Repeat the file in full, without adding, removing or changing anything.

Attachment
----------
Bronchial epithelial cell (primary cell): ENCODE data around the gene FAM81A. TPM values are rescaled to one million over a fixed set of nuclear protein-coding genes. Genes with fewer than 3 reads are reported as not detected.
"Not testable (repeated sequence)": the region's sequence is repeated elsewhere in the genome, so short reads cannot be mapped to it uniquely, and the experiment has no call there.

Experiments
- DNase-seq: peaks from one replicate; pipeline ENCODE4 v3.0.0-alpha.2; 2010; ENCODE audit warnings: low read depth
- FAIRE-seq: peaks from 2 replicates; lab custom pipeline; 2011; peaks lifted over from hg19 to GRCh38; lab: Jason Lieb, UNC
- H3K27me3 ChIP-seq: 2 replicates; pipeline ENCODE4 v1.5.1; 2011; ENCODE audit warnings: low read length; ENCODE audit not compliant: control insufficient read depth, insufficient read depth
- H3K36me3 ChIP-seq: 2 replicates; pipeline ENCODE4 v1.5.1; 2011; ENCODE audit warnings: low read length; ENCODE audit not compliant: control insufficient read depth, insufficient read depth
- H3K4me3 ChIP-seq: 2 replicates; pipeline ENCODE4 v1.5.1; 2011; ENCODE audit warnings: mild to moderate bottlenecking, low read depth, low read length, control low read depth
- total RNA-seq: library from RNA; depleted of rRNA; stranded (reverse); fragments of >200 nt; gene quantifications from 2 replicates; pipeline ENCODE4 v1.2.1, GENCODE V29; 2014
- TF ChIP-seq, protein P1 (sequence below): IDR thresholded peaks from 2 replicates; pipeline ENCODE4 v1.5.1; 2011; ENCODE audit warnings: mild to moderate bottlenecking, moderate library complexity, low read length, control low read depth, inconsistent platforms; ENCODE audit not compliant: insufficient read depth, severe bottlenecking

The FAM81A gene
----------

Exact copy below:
Bronchial epithelial cell (primary cell): ENCODE data around the gene FAM81A. TPM values are rescaled to one million over a fixed set of nuclear protein-coding genes. Genes with fewer than 3 reads are reported as not detected.
"Not testable (repeated sequence)": the region's sequence is repeated elsewhere in the genome, so short reads cannot be mapped to it uniquely, and the experiment has no call there.

Experiments
- DNase-seq: peaks from one replicate; pipeline ENCODE4 v3.0.0-alpha.2; 2010; ENCODE audit warnings: low read depth
- FAIRE-seq: peaks from 2 replicates; lab custom pipeline; 2011; peaks lifted over from hg19 to GRCh38; lab: Jason Lieb, UNC
- H3K27me3 ChIP-seq: 2 replicates; pipeline ENCODE4 v1.5.1; 2011; ENCODE audit warnings: low read length; ENCODE audit not compliant: control insufficient read depth, insufficient read depth
- H3K36me3 ChIP-seq: 2 replicates; pipeline ENCODE4 v1.5.1; 2011; ENCODE audit warnings: low read length; ENCODE audit not compliant: control insufficient read depth, insufficient read depth
- H3K4me3 ChIP-seq: 2 replicates; pipeline ENCODE4 v1.5.1; 2011; ENCODE audit warnings: mild to moderate bottlenecking, low read depth, low read length, control low read depth
- total RNA-seq: library from RNA; depleted of rRNA; stranded (reverse); fragments of >200 nt; gene quantifications from 2 replicates; pipeline ENCODE4 v1.2.1, GENCODE V29; 2014
- TF ChIP-seq, protein P1 (sequence below): IDR thresholded peaks from 2 replicates; pipeline ENCODE4 v1.5.1; 2011; ENCODE audit warnings: mild to moderate bottlenecking, moderate library complexity, low read length, control low read depth, inconsistent platforms; ENCODE audit not compliant: insufficient read depth, severe bottlenecking

The FAM81A gene